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My father glances up from his book as I walk into the kitchen. He’s sitting at the kitchen table, reading as always, with a bagel covered in Nutella on a plate beside him and chocolate milk in a glass. Dad, just like me and Mom, has a real thing for chocolate. Mom is standing at the counter, pouring sugary cereal into a bowl with the gallon of chocolate milk next to her. I smirk at her.
“What?” she flips her red ringlets out of her eyes. “I never promised to be a dietary role model.”
“Or any other kind of role model really,” Dad smirks at her.
“Shut up!” she tosses a piece of cereal at him.
Dad swats it away and looks me up and down. I don’t know why, I always dress like this. My favorite black, silver studded leather jacket, still just a touch big on me, a navy blue tank top and black skinny jeans with knee high buckled boots. I’m told it makes my skin look even paler and my loose red curls and neon green eyes look even brighter, but I really don’t care about other people’s opinions.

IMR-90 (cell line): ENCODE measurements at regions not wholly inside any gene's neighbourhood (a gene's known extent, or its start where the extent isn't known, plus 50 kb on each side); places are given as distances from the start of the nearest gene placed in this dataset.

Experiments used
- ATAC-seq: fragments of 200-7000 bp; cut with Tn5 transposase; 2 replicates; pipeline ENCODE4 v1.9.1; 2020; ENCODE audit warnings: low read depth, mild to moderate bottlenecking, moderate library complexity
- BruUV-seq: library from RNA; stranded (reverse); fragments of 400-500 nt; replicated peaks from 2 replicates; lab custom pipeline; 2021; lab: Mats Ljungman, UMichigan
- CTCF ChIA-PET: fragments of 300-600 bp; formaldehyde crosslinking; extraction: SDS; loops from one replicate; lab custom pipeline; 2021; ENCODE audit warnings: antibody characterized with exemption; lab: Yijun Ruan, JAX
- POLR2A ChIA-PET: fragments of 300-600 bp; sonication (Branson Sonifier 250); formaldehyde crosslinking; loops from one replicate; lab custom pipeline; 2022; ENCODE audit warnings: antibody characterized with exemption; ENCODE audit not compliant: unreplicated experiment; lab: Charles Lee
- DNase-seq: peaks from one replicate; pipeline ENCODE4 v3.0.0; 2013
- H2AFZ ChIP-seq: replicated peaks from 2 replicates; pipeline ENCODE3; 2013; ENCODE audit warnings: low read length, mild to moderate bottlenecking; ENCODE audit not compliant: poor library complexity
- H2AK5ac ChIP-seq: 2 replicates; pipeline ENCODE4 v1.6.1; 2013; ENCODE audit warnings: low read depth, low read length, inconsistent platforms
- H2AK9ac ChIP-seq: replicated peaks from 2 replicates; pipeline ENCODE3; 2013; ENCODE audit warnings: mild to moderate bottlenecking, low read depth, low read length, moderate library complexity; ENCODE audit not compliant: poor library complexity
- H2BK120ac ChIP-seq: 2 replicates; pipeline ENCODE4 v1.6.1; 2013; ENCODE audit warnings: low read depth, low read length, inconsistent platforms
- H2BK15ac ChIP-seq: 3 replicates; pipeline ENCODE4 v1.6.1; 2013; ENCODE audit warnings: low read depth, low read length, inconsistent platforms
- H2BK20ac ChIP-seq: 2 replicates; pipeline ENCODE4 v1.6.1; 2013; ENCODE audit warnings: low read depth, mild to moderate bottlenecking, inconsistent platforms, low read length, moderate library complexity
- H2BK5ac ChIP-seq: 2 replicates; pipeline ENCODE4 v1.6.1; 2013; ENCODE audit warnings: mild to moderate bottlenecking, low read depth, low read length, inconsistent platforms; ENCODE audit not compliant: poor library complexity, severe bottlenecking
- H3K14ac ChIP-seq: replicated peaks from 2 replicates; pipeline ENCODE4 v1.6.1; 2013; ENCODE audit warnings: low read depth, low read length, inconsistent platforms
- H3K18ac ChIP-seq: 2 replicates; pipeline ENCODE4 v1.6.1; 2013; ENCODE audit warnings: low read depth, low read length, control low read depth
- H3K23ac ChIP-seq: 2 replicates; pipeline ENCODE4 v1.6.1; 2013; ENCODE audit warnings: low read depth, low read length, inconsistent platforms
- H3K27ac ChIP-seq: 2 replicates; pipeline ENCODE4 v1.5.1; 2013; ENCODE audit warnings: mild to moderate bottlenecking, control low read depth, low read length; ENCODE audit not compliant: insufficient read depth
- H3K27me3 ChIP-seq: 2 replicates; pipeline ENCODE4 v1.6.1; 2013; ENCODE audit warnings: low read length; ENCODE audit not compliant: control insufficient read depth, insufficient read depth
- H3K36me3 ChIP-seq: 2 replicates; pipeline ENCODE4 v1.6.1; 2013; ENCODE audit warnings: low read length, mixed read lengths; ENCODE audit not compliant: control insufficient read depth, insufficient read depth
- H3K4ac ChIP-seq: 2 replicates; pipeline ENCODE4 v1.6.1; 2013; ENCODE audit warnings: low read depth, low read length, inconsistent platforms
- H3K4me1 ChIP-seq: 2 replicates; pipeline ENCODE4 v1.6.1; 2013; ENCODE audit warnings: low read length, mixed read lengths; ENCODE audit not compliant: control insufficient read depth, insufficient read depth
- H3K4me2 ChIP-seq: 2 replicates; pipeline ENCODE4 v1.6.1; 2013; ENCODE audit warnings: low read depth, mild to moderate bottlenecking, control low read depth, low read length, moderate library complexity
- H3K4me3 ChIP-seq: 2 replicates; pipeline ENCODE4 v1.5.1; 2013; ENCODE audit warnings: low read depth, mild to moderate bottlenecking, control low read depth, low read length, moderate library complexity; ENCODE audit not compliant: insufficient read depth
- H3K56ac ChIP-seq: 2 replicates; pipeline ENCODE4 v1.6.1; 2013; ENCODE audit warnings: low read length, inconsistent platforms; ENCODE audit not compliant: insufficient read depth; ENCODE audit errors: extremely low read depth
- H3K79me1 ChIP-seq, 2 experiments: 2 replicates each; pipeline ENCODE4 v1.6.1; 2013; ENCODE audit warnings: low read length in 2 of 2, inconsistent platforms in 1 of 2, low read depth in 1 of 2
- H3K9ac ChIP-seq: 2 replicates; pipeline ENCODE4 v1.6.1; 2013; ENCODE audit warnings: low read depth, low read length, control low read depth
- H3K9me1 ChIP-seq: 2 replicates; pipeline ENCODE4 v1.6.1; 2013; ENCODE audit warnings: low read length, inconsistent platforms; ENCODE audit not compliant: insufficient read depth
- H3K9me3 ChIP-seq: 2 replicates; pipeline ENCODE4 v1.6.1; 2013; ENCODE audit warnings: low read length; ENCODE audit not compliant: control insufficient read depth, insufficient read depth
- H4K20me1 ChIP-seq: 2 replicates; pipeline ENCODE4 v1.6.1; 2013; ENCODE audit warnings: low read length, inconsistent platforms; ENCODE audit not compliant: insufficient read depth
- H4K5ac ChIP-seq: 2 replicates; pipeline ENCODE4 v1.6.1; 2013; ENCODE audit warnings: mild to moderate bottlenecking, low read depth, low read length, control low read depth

“What is it with you and that red lipstick?” Dad shakes his head and tucks his dark hair behind his ear. “You’re thirteen, you don’t need to wear makeup.”
“Says the man who gave her permission at ten,” Mom shoots him a look. I smile slightly. Red lipstick is also a part of my daily routine.
“I didn’t think she’d actually do it!” Dad complains.
“It’s not just lipstick, Dad,” I tell him.
“What, is it enchanted?” Dad cocks his eyebrows sarcastically.
“No,” I shake my head, smiling. “It’s battle armor. Red lipstick tells the world that you feel awesome today and you’re not afraid to show it. You’re bold and beautiful and you don’t care what anyone else thinks. Red lipstick says that no matter what the world throws at you, you can handle it and toss it right back at them. It means you don’t take crap from anyone, no matter who they are. Red lipstick means you are up to the challenge and you refuse to back down. That’s why I wear red lipstick Dad.” Mom tosses an arm around my shoulders.
“That’s my girl,” she kisses the top of my head. “I musta done something right when I raised you.” Dad smiles, genuinely rather than sarcastically.
“I think that’s a very good answer,” he nods.